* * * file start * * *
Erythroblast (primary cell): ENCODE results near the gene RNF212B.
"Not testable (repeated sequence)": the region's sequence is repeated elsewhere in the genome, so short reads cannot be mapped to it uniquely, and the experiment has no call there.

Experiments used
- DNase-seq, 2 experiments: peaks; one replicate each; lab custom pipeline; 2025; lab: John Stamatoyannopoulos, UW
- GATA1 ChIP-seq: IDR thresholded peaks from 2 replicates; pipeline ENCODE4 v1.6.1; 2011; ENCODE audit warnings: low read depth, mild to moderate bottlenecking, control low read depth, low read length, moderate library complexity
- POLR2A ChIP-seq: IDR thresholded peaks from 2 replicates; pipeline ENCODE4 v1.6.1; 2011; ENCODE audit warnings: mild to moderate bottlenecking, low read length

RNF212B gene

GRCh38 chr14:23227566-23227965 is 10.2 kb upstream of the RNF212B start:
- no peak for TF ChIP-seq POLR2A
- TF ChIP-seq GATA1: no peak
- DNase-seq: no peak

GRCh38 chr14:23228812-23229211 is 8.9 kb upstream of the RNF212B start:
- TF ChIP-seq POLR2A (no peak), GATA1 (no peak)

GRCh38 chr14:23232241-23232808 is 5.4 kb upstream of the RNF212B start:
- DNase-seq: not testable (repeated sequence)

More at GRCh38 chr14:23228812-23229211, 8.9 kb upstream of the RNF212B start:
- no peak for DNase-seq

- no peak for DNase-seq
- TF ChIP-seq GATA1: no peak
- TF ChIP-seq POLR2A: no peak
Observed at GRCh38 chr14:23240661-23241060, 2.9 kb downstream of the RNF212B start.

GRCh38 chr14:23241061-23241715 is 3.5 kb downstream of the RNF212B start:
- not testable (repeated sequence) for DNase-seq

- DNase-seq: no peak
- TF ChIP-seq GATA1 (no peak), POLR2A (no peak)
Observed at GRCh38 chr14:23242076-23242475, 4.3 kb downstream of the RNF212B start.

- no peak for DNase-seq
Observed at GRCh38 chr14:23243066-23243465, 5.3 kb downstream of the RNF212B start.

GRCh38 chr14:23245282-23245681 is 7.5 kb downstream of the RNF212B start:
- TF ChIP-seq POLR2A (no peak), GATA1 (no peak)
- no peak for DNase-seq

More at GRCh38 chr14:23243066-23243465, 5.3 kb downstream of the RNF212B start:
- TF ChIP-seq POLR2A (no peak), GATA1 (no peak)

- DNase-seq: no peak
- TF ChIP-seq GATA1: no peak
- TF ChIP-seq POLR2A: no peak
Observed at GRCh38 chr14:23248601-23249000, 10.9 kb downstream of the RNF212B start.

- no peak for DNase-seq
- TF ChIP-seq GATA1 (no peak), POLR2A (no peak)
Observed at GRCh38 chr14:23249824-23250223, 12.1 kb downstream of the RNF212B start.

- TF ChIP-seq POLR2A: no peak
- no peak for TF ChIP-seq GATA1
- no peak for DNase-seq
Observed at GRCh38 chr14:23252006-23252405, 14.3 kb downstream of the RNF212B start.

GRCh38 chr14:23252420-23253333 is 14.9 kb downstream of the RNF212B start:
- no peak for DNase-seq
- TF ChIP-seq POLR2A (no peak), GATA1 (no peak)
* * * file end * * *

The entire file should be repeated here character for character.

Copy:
Erythroblast (primary cell): ENCODE results near the gene RNF212B.
"Not testable (repeated sequence)": the region's sequence is repeated elsewhere in the genome, so short reads cannot be mapped to it uniquely, and the experiment has no call there.

Experiments used
- DNase-seq, 2 experiments: peaks; one replicate each; lab custom pipeline; 2025; lab: John Stamatoyannopoulos, UW
- GATA1 ChIP-seq: IDR thresholded peaks from 2 replicates; pipeline ENCODE4 v1.6.1; 2011; ENCODE audit warnings: low read depth, mild to moderate bottlenecking, control low read depth, low read length, moderate library complexity
- POLR2A ChIP-seq: IDR thresholded peaks from 2 replicates; pipeline ENCODE4 v1.6.1; 2011; ENCODE audit warnings: mild to moderate bottlenecking, low read length

RNF212B gene

GRCh38 chr14:23227566-23227965 is 10.2 kb upstream of the RNF212B start:
- no peak for TF ChIP-seq POLR2A
- TF ChIP-seq GATA1: no peak
- DNase-seq: no peak

GRCh38 chr14:23228812-23229211 is 8.9 kb upstream of the RNF212B start:
- TF ChIP-seq POLR2A (no peak), GATA1 (no peak)

GRCh38 chr14:23232241-23232808 is 5.4 kb upstream of the RNF212B start:
- DNase-seq: not testable (repeated sequence)

More at GRCh38 chr14:23228812-23229211, 8.9 kb upstream of the RNF212B start:
- no peak for DNase-seq

- no peak for DNase-seq
- TF ChIP-seq GATA1: no peak
- TF ChIP-seq POLR2A: no peak
Observed at GRCh38 chr14:23240661-23241060, 2.9 kb downstream of the RNF212B start.

GRCh38 chr14:23241061-23241715 is 3.5 kb downstream of the RNF212B start:
- not testable (repeated sequence) for DNase-seq

- DNase-seq: no peak
- TF ChIP-seq GATA1 (no peak), POLR2A (no peak)
Observed at GRCh38 chr14:23242076-23242475, 4.3 kb downstream of the RNF212B start.

- no peak for DNase-seq
Observed at GRCh38 chr14:23243066-23243465, 5.3 kb downstream of the RNF212B start.

GRCh38 chr14:23245282-23245681 is 7.5 kb downstream of the RNF212B start:
- TF ChIP-seq POLR2A (no peak), GATA1 (no peak)
- no peak for DNase-seq

More at GRCh38 chr14:23243066-23243465, 5.3 kb downstream of the RNF212B start:
- TF ChIP-seq POLR2A (no peak), GATA1 (no peak)

- DNase-seq: no peak
- TF ChIP-seq GATA1: no peak
- TF ChIP-seq POLR2A: no peak
Observed at GRCh38 chr14:23248601-23249000, 10.9 kb downstream of the RNF212B start.

- no peak for DNase-seq
- TF ChIP-seq GATA1 (no peak), POLR2A (no peak)
Observed at GRCh38 chr14:23249824-23250223, 12.1 kb downstream of the RNF212B start.

- TF ChIP-seq POLR2A: no peak
- no peak for TF ChIP-seq GATA1
- no peak for DNase-seq
Observed at GRCh38 chr14:23252006-23252405, 14.3 kb downstream of the RNF212B start.

GRCh38 chr14:23252420-23253333 is 14.9 kb downstream of the RNF212B start:
- no peak for DNase-seq
- TF ChIP-seq POLR2A (no peak), GATA1 (no peak)